Deep Vein Thrombosis

Deep vein thrombosis (DVT) usually occurs in the deep veins of the lower extremities. The affected veins include the femoral, popliteal, iliofemoral, and pelvic veins. Proximal DVT is more likely to cause a pulmonary embolism (PE) and is generally considered more serious. Ultrasound can visualize the thrombus and anticoagulation is the primary mode of treatment; the main objective is the prevention of development of a PE.

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Epidemiology and Risk Factors

Epidemiology

  • More common in Caucasians
  • Incidence is slightly higher in males and increases with age.
  • Proximal deep vein thrombosis (DVTs) are more likely to cause pulmonary embolism (PE).
    • 10% of proximal leg vein DVTs will lead to PE.
    • 50% of untreated proximal DVTs will lead to PE within 3 months.
    • > 90% of PEs are due to lower leg DVTs.

Risk Factors

Resulting in endothelial damage:

  • Smoking: Oxidant gases and other chemicals in cigarette smoke produce free radicals that lead to platelet aggregation and an increase in the production of procoagulant molecules.
  • Hypertension: Increased shear stress leads to damage of the endothelium.
  • Surgery
  • Vascular catheter placement (hemodialysis catheters, peripherally inserted central catheters [PICC] lines): most common cause of upper extremity DVT
  • Trauma, especially involving the vasculature
  • Nephrotic syndrome
    • Leads to loss of anticoagulant proteins (antithrombin III, protein C and S) via the urine due to damaged glomerular membranes
    • Leads to an increase in the production of fibrinogen and other procoagulant proteins in the liver due to protein loss and hypoalbuminemia
  • Antiphospholipid syndrome

Resulting in venous stasis:

  • Immobilization (long air travel, after orthopedic surgery): 20 times increased risk of developing a DVT
  • Age > 60
  • Polycythemia

Resulting in hypercoagulability:

  • Hereditary thrombophilia
    • Factor V Leiden
    • Protein C or S deficiency
    • Elevated levels of homocysteine
  • Pregnancy/oral contraceptive pill (OCP) use: Estrogen increases the production of clotting factors in the liver.
  • Obesity
  • Cancer: gastric, pancreatic, pulmonary, gynecologic, and urologic tumors particularly associated with increased risk of DVT (produce proteins and cytokines with thrombophilic effect)
  • Chemotherapy: affects vascular endothelium, coagulation cascades, and tumor cell lysis
  • Heparin-induced thrombocytopenia

Other risk factors:

  • Prior DVT/pulmonary embolism: 30 times increased risk of recurrent DVT/PE
  • Family history

Mnemonic

To remember DVT risk factors, think THROMBOSIS.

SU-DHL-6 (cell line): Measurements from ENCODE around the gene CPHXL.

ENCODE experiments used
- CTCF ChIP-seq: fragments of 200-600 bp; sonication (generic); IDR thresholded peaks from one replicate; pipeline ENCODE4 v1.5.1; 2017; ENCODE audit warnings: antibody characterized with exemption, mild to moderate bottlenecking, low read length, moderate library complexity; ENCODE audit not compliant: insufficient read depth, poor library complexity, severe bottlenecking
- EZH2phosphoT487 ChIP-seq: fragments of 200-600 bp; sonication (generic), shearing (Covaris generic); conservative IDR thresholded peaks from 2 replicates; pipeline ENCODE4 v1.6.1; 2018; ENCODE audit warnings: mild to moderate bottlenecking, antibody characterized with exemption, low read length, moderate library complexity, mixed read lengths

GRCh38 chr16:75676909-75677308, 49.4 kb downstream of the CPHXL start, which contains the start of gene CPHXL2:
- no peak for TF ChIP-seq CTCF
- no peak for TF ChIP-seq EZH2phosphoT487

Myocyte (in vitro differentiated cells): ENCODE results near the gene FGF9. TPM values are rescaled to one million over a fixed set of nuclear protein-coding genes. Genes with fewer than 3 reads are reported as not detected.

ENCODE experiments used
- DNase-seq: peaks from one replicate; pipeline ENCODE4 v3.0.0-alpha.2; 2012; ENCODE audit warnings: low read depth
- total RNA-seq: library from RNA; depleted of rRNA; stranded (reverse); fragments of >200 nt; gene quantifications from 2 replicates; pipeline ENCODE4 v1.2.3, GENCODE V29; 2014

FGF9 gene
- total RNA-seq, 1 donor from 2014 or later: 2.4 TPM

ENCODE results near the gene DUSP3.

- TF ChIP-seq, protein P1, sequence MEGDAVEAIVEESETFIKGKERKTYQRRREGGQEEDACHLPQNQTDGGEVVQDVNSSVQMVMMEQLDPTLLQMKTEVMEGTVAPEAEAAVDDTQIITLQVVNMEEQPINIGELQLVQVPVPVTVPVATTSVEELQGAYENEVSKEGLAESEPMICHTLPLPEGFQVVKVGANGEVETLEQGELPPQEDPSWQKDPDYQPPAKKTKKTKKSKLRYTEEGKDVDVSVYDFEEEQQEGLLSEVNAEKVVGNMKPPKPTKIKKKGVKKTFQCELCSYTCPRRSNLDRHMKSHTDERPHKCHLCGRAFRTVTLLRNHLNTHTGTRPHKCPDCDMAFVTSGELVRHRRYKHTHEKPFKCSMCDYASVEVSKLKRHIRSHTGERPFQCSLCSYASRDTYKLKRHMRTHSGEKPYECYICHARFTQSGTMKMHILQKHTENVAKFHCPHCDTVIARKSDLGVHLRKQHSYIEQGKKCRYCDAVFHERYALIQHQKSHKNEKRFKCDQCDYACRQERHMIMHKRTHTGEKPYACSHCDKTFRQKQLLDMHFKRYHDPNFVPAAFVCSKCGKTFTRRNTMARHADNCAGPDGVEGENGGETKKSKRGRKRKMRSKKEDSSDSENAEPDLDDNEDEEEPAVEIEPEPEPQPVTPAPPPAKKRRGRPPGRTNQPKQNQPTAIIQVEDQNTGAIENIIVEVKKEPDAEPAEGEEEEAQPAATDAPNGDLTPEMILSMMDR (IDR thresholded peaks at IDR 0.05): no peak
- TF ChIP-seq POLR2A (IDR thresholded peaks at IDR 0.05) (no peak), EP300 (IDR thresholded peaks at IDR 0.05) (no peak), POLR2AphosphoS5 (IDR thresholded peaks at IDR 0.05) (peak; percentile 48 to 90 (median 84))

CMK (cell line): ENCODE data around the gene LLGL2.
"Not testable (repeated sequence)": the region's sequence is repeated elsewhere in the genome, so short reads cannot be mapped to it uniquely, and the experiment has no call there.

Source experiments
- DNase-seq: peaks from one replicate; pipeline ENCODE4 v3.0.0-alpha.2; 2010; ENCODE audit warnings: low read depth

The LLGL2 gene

• Travel
  • Hypercoagulable/Hormone replacement therapy (HRT)
  • Recreational drugs
  • Old (age > 60)
  • Malignancy
  • Blood disorders
  • Obesity/Obstetrics
  • Surgery/Smoking
  • Immobilization
  • Sickness (congestive heart failure [CHF]/myocardial infarction [MI], inflammatory bowel disease [IBD], nephrotic syndrome, vasculitis)

Pathophysiology

Site of origin

  • Deep vein thrombosis commonly beings to form in the venous valves; the nature of the blood flow causes this area to be hypoxic.
  • Veins affected the most:
    • Femoral, popliteal, and iliofemoral veins
    • During pregnancy: pelvis veins

Composition of thrombus

  • Red blood cells
  • Platelets
  • Fibrin

Three pathophysiologic mechanisms (Virchow’s triad)

  1. Blood hypercoagulability: increased clotting factor synthesis (e.g., hypoxia-inducible factor-1) and increased platelet adhesion
  2. Endothelial damage: inflammation/trauma → exposure of tissue factor → conversion of prothrombin to thrombin → conversion of fibrinogen into fibrin and clot formation
  3. Abnormal flow/stasis: immobilization, venous valve incompetence → stasis of blood → clot formation
Deep venous thrombosis

The main pathophysiologic mechanisms leading to deep vein thrombosis: endothelial damage, blood hypercoagulability, and blood stasis.

Image by Lecturio.

Complications of DVT

  • Pulmonary embolism:
    • Potentially fatal
    • Occurs as a result of mechanical obstruction of the pulmonary artery or its branches by a variety of materials (e.g., thrombus, air, or fat) 
    • Has both cardiovascular and respiratory effects (hypotension and hypoxia)
  • Chronic venous insufficiency: 
    • Due to wear and tear, congenital causes, or presence of thrombus 
    • Most superficial venous insufficiency is attributed to valvular conditions of the greater saphenous vein.
  • Post-thrombotic syndrome (most common complication of proximal DVT)
    • Symptoms include pain and swelling.
    • Ulcers develop in the long term on lower extremities.
    • Mobility can be reduced.
    • Some patients experience paresthesias.
    • Occurs in 25%50% of all patients with DVT

Clinical Manifestations

  • Symptoms/manifestations are usually unilateral.
    • Pain
    • Warmth
    • Edema
    • Intact distal pulses
    • Fever (due to cytokine release)
    • Homan sign: calf pain on dorsiflexion of the foot (neither sensitive nor specific)
    • The first manifestation can be pulmonary embolism (e.g., chest pain, dyspnea)
    • Chronic DVT can be asymptomatic and cause chronic venous insufficiency.
  • Phlegmasia cerulea dolens: obstruction of all veins of 1 extremity → limited arterial flow → manifestations:
    • Edema
    • Pulselessness
    • Pain
    • Cyanosis
  • Phlegmasia alba dolens: total occlusion of deep iliofemoral venous system → significant fluid sequestration, edema, and white coloring